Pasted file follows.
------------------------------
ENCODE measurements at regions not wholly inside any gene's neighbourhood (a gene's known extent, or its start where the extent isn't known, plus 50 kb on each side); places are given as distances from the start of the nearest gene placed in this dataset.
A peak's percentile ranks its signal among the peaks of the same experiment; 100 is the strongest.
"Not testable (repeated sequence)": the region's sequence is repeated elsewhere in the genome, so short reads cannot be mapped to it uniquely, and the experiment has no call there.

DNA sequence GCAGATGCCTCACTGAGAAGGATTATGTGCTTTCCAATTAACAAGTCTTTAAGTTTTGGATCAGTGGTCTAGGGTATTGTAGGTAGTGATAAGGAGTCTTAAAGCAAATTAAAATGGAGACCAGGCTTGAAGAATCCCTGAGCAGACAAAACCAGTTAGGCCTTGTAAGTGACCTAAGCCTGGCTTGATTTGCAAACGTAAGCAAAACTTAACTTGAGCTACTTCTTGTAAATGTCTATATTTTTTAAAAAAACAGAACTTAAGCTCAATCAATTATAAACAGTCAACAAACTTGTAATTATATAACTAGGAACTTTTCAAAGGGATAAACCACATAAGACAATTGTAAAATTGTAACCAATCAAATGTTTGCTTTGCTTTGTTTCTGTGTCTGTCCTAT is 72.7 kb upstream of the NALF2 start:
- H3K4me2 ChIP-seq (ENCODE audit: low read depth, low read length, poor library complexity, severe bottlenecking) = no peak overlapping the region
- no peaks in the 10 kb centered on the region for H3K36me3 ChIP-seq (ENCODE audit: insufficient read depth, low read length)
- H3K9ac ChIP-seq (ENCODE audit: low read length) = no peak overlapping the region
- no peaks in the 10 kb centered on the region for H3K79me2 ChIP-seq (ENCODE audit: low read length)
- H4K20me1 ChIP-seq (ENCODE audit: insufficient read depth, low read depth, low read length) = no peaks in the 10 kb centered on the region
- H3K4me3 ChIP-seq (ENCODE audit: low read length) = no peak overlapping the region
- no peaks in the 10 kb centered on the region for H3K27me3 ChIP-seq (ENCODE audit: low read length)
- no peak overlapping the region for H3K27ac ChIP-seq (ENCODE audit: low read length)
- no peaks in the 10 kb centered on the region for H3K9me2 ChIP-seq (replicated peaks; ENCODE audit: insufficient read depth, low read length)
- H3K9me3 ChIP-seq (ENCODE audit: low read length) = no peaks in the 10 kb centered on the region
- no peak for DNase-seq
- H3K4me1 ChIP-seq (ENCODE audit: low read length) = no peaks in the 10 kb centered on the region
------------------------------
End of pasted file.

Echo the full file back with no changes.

ENCODE measurements at regions not wholly inside any gene's neighbourhood (a gene's known extent, or its start where the extent isn't known, plus 50 kb on each side); places are given as distances from the start of the nearest gene placed in this dataset.
A peak's percentile ranks its signal among the peaks of the same experiment; 100 is the strongest.
"Not testable (repeated sequence)": the region's sequence is repeated elsewhere in the genome, so short reads cannot be mapped to it uniquely, and the experiment has no call there.

DNA sequence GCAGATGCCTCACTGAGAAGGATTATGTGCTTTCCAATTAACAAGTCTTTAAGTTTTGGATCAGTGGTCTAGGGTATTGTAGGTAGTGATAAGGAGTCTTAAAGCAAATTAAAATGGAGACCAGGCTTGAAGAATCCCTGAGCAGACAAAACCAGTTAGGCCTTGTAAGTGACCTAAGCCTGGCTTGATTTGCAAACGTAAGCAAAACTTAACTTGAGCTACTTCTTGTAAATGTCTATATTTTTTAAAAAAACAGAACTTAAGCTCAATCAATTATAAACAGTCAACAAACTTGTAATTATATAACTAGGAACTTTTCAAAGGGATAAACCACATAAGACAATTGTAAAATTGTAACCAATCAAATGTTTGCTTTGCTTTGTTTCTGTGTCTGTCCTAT is 72.7 kb upstream of the NALF2 start:
- H3K4me2 ChIP-seq (ENCODE audit: low read depth, low read length, poor library complexity, severe bottlenecking) = no peak overlapping the region
- no peaks in the 10 kb centered on the region for H3K36me3 ChIP-seq (ENCODE audit: insufficient read depth, low read length)
- H3K9ac ChIP-seq (ENCODE audit: low read length) = no peak overlapping the region
- no peaks in the 10 kb centered on the region for H3K79me2 ChIP-seq (ENCODE audit: low read length)
- H4K20me1 ChIP-seq (ENCODE audit: insufficient read depth, low read depth, low read length) = no peaks in the 10 kb centered on the region
- H3K4me3 ChIP-seq (ENCODE audit: low read length) = no peak overlapping the region
- no peaks in the 10 kb centered on the region for H3K27me3 ChIP-seq (ENCODE audit: low read length)
- no peak overlapping the region for H3K27ac ChIP-seq (ENCODE audit: low read length)
- no peaks in the 10 kb centered on the region for H3K9me2 ChIP-seq (replicated peaks; ENCODE audit: insufficient read depth, low read length)
- H3K9me3 ChIP-seq (ENCODE audit: low read length) = no peaks in the 10 kb centered on the region
- no peak for DNase-seq
- H3K4me1 ChIP-seq (ENCODE audit: low read length) = no peaks in the 10 kb centered on the region